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|2020 planning figures|
|100%||of primary school-aged children will be enrolled in primary education|
|100%||of refugees will have access to public primary health care|
|12,275||asylum-seekers will be registered|
|2,000||vulnerable refugee families will receive regular financial assistance|
|500||refugees will be supported in establishing their own businesses|
|2018 year-end results|
|5,450||refugees benefitted from medical assistance by UNHCR and partners|
|4,410||asylum-seeker certificates were renewed through 19 outreach missions to six cities|
|2,350||refugee children/students received cash-based assistance for their education|
|2,060||local authorities and partners reached through 43 training workshops on international protection principles|
|1,300||people with specific needs identified for referral and follow-up with partners, including unaccompanied children, women at risk, and elderly people|
|120||refugees benefited from income-generating activities through 88 micro-projects|
|50||refugees found private sector employment and 13 acquired internships|
|92%||of refugee children were enrolled in primary education|
People of Concern
Working environmentHistorically a transit country, Morocco is now also becoming a place of destination. Refugees, of which 55% are from the Syrian Arab Republic (Syria), reside in more than 50 locations across the country, which is a positive trend in terms of local integration, but also represents a challenge for the Government, UNHCR and partners to reach out to the most vulnerable and deliver necessary services.
To address such challenges, UNHCR has adopted a proactive outreach strategy of expanding cash-based interventions to reach the most vulnerable refugees, even in remote locations. Furthermore, UNHCR has increased the capacity of its partners to support UNHCR and the Government with undertaking regular joint outreach missions to remote locations in the field. In line with the Global Compact for Refugees, UNHCR has been expanding partnerships with the private sector to support refugees in Morocco and will continue to do so in 2020.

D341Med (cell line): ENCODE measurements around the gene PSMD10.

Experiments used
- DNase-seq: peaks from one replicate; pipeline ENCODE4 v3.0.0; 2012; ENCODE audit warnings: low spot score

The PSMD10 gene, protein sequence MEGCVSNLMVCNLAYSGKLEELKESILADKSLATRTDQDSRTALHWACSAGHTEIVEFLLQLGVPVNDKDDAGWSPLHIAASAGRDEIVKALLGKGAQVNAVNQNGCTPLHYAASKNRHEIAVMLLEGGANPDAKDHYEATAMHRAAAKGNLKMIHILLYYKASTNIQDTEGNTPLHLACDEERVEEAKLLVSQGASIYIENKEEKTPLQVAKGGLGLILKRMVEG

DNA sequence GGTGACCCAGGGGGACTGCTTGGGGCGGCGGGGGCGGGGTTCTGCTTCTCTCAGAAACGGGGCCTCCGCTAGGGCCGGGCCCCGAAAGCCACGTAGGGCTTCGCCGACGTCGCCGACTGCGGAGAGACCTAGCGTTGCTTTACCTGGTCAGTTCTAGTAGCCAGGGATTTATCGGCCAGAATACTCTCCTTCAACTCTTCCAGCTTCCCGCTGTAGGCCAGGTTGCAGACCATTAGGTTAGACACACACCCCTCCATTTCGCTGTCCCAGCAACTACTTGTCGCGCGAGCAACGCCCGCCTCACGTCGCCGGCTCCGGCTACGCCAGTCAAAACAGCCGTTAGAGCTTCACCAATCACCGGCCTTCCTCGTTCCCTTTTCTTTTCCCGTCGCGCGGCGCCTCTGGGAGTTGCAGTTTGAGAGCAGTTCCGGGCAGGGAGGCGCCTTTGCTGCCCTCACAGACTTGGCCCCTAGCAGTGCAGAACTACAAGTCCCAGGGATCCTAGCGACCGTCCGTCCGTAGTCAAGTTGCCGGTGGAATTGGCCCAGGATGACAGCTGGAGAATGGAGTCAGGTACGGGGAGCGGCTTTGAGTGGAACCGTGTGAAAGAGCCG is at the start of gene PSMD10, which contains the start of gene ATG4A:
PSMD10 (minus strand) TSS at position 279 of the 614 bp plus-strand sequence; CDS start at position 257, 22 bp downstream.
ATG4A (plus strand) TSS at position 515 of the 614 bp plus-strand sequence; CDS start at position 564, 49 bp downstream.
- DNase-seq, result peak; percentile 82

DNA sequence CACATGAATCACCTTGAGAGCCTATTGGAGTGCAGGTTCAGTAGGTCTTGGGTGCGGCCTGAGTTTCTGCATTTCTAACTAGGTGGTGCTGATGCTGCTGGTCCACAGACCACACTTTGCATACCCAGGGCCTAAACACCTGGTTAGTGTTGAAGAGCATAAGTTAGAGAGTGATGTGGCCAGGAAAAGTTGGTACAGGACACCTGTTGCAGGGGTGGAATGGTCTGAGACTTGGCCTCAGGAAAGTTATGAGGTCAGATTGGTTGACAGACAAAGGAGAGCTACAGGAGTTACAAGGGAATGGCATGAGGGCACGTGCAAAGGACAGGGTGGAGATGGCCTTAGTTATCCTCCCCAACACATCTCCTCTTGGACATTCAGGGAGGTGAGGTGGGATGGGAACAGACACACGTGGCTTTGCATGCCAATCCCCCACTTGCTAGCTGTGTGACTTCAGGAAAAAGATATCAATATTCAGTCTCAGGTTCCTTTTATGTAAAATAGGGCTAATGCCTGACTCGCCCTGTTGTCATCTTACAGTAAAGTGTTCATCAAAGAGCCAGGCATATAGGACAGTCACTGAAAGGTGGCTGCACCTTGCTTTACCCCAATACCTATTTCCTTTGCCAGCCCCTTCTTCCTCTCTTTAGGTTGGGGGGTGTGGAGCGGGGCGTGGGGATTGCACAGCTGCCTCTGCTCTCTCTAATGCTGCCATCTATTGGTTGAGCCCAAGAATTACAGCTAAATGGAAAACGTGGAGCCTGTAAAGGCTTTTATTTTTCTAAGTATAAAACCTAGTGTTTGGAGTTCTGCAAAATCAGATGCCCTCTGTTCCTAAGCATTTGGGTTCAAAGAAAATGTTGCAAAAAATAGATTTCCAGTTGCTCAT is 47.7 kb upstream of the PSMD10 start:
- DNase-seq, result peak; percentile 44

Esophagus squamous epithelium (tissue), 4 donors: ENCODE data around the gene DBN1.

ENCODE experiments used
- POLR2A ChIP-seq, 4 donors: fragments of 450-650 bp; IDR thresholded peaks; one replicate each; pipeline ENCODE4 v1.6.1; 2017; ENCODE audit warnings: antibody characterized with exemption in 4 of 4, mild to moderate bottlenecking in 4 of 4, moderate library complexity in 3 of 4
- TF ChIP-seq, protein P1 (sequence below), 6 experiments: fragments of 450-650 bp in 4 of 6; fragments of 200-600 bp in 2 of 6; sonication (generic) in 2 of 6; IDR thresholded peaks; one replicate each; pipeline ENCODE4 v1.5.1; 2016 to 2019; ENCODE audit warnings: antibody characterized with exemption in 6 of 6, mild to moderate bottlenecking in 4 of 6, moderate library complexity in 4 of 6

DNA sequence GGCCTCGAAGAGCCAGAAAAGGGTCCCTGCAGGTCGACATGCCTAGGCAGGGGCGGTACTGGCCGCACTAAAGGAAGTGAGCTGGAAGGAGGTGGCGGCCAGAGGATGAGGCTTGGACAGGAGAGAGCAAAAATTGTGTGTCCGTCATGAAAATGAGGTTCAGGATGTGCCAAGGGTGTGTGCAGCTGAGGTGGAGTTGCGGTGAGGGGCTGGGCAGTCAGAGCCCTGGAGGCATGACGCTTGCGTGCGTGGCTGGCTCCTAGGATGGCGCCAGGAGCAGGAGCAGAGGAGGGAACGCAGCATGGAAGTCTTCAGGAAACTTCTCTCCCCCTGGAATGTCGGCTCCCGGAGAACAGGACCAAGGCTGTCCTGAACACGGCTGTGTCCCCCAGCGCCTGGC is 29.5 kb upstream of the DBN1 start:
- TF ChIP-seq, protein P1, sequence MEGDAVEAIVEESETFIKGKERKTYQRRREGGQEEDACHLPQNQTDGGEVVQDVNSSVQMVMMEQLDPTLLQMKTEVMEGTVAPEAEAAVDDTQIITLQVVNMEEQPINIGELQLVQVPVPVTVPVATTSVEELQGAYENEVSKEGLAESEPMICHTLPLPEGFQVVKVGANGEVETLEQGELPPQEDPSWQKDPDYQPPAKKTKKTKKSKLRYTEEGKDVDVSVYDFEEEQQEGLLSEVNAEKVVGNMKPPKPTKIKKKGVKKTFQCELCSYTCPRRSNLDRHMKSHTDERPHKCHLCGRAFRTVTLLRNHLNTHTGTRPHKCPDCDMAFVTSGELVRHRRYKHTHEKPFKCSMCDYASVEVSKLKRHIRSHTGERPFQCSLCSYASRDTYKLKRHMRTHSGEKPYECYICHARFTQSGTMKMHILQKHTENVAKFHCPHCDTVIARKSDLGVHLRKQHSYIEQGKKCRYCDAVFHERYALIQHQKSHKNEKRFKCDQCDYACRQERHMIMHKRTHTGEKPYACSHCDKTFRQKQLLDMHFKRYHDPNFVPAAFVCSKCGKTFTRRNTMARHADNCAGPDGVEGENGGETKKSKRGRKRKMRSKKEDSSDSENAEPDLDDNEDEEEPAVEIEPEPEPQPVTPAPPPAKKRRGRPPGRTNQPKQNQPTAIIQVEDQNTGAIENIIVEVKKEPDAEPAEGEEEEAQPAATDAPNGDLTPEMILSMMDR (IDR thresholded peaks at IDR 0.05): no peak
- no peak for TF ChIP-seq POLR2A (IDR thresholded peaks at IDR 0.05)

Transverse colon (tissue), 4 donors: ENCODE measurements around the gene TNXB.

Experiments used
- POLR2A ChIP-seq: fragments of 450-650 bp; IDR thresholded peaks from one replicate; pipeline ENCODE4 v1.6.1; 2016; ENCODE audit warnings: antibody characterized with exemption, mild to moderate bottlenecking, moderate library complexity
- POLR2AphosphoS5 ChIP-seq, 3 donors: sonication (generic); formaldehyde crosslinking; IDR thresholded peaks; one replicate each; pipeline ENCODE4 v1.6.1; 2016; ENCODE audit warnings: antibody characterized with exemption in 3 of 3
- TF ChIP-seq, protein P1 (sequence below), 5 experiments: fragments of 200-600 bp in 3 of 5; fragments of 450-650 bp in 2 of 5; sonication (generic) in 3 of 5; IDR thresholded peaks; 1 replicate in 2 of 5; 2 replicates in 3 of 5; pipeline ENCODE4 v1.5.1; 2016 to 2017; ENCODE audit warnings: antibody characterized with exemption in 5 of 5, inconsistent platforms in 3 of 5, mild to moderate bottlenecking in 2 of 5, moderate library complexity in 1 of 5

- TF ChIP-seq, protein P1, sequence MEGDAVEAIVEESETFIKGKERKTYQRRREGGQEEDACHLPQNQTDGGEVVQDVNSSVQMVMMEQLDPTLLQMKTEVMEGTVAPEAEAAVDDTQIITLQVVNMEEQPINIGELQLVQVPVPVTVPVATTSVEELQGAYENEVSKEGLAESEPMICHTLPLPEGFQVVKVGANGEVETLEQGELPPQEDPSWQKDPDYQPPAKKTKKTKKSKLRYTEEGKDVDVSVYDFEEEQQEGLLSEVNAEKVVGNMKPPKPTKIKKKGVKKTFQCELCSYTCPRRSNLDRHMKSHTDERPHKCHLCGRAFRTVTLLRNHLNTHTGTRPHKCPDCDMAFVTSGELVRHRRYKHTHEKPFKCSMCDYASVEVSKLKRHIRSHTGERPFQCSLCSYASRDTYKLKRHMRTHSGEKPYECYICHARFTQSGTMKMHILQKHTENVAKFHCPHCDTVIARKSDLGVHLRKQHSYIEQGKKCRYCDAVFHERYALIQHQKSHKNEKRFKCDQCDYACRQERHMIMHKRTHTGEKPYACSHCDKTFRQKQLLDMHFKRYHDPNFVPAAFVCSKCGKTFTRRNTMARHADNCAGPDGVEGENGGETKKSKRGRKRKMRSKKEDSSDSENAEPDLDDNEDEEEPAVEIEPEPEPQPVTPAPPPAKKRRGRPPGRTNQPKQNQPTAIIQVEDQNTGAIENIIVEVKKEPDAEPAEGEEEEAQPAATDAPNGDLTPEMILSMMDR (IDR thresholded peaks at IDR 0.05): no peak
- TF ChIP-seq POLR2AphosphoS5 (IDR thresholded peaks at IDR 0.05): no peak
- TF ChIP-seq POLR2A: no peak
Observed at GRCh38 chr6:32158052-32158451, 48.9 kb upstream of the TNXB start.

The National Immigration and Asylum Policy (PNIA), introduced in Morocco in 2013, enables refugees to enjoy protection in Morocco, including against refoulement and access to essential services, such as education, health care and employment. However, gaps in accessing documentation and employment persist, as well as gaps in accessing secondary and tertiary health care, due to refugees’ exclusion from the medical insurance scheme available for impoverished nationals. UNHCR is advocating with the Government to give full access to these services for refugees and will continue to do so in 2020.
Pending the Government’s submission of the draft asylum law to Parliament, UNHCR remains responsible for the registration and refugee status determination (RSD) of asylum-seekers. Those who qualify for refugee status are referred by UNHCR to the Inter-ministerial Commission on Regularization under the Ministry of Foreign Affairs. Despite its suspension in March 2017, the Commission resumed services in December 2018. In 2020, its role will remain critical for UNHCR-registered refugees to ensure they are documented and have access to formal employment.
Key prioritiesIn 2020, UNHCR will focus on:
- Supporting the Government in establishing a national asylum system;
- Providing humanitarian assistance and protection to refugees, particularly to the most vulnerable;
- Delivering institutional capacity-building for national actors involved in asylum management;
- Implementing durable solutions for refugees, focusing on local integration or resettlement to a third country for the most vulnerable.